What is behind the curtain…the stage curtain?
The first few episodes of “One Warm Word” (2013) were a pleasant surprised. However, in the deep backrooms of my mind, something was nagging on me and it was not the worries about where the show was going. Initially, I thought it was my lack of confidence regarding whether this show actually had something to say about these couples and marriage in general.

I had a conversation with a tourist friend who I know from twitter about this show recently. She gave this show a big recommendation since she said it was something new as the couples do not break up and the end. Spoilers? Well to me, this was the expected outcome of the show. If you exclude the two-dimensional outright villainous spouses and the already divorced prior to the start of the show couples, when do Korean dramas actually break up couples? Really? I was somewhat disappointed by what I heard but  I was okay with it. The show was not going to push the envelope. Not all shows need to do so.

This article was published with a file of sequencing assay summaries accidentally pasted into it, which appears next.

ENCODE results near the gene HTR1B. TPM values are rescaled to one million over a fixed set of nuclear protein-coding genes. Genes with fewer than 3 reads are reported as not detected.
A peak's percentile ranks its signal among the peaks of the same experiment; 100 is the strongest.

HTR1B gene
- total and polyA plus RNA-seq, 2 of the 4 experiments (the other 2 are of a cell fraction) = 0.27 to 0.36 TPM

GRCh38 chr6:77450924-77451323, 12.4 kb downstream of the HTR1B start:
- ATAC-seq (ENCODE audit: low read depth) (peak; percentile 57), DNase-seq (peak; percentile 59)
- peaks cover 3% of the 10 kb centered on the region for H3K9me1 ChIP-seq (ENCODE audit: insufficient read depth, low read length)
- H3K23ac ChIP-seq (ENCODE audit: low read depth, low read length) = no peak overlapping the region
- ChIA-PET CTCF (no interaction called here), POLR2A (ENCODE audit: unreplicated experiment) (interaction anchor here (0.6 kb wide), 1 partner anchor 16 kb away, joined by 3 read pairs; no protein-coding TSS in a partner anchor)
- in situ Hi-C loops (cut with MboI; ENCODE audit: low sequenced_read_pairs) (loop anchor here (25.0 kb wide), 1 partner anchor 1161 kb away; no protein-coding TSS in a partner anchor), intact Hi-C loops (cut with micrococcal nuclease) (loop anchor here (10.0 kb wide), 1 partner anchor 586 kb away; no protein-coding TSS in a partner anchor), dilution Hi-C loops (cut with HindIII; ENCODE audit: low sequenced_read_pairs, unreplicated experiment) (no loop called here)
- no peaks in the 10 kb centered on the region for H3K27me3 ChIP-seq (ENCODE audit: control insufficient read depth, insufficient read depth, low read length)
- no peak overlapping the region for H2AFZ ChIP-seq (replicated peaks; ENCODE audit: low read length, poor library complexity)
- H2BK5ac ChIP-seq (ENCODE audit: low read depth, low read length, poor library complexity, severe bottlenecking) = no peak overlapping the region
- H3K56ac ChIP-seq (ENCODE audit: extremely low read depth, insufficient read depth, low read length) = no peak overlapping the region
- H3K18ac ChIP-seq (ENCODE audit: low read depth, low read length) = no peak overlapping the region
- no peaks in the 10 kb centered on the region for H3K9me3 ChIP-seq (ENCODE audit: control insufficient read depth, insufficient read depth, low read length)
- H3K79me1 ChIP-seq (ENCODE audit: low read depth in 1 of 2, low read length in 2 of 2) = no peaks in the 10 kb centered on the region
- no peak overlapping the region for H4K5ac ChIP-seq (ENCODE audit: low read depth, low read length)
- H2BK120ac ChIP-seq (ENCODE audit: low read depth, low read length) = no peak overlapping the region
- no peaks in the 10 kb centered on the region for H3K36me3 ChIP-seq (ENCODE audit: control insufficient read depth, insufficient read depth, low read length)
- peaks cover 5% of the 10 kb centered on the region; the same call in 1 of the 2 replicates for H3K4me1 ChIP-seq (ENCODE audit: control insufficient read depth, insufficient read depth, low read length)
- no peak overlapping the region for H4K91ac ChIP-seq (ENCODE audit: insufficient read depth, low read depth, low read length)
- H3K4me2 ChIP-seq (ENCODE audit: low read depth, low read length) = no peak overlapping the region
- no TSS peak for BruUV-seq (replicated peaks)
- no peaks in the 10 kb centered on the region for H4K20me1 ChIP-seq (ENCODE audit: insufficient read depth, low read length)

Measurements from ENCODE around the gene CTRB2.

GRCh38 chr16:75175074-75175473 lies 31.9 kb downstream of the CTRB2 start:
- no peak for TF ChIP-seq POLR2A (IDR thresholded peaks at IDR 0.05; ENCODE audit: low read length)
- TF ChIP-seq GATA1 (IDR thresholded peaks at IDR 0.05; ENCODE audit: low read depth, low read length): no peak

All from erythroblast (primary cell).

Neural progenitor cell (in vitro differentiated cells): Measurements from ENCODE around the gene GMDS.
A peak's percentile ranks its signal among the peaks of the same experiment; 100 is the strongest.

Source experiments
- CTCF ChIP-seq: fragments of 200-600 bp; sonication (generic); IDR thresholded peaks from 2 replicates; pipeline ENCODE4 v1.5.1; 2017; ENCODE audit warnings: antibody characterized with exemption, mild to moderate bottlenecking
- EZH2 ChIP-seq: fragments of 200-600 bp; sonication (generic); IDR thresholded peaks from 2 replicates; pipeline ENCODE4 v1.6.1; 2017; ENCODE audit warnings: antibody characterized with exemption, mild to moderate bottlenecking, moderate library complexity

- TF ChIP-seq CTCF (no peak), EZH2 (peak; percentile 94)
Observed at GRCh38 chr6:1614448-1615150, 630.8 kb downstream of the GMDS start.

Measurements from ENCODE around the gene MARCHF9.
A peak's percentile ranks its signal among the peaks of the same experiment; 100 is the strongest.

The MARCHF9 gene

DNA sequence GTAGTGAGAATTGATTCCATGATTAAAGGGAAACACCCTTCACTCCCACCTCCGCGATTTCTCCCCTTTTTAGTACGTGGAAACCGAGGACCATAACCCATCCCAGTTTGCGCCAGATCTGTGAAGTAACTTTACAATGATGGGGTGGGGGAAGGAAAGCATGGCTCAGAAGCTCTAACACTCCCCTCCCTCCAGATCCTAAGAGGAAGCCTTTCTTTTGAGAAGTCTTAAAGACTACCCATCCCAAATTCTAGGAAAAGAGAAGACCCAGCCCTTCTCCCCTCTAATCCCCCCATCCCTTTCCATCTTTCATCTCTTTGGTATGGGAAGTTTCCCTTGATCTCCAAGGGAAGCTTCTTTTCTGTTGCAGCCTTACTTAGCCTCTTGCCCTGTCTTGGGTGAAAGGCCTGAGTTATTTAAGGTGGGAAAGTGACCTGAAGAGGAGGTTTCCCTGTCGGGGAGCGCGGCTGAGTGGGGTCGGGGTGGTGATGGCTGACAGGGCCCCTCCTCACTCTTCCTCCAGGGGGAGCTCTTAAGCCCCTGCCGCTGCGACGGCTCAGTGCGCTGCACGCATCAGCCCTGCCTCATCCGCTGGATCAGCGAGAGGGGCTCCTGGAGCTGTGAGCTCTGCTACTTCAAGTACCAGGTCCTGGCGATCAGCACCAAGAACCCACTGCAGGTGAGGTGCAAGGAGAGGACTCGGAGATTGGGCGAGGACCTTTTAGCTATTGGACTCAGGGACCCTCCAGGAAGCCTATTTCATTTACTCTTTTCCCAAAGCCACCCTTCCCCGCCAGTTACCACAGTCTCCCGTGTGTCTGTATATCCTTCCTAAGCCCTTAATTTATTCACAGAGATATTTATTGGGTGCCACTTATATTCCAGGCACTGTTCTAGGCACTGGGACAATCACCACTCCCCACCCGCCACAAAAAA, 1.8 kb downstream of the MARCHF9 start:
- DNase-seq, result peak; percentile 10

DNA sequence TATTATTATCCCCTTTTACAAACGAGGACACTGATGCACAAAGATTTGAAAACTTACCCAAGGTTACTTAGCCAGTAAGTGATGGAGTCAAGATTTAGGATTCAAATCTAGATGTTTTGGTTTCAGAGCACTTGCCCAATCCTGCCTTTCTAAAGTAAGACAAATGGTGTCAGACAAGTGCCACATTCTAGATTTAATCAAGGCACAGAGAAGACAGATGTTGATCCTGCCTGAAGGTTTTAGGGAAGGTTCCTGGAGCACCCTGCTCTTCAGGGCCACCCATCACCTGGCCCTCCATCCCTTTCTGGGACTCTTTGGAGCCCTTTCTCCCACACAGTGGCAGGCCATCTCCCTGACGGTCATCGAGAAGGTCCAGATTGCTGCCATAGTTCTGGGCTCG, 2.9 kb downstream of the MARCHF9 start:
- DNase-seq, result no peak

Still something was nagging me. After some brainstorming, I came to the conclusion that I could not really put my finger on what the show wanted to be.  Beneath the surface of the typical Korean drama exterior, there was something not typical at all to the show. I just could not put my finger on what was hiding.

What is behind the curtain?

Going into episode 8 and 9, the show became less consistently good.  There were high peaks and deep valleys. However, from this, I  could recognize what was nagging me. I knew what the show was. Or, more accurately, I understood what the show initially started out as before it became “Korean drama-fied”.

One Warm Word” (2013) seems to have started out as two person stage play about a single married couple in my opinion. The high points of the show after episode 8 or so were all when the older couple was on screen. Their story seemed to be the soul of the show. And most of the scenes surrounding the older couple are structured as “two person stuck in a room” conversation pieces common to stage plays.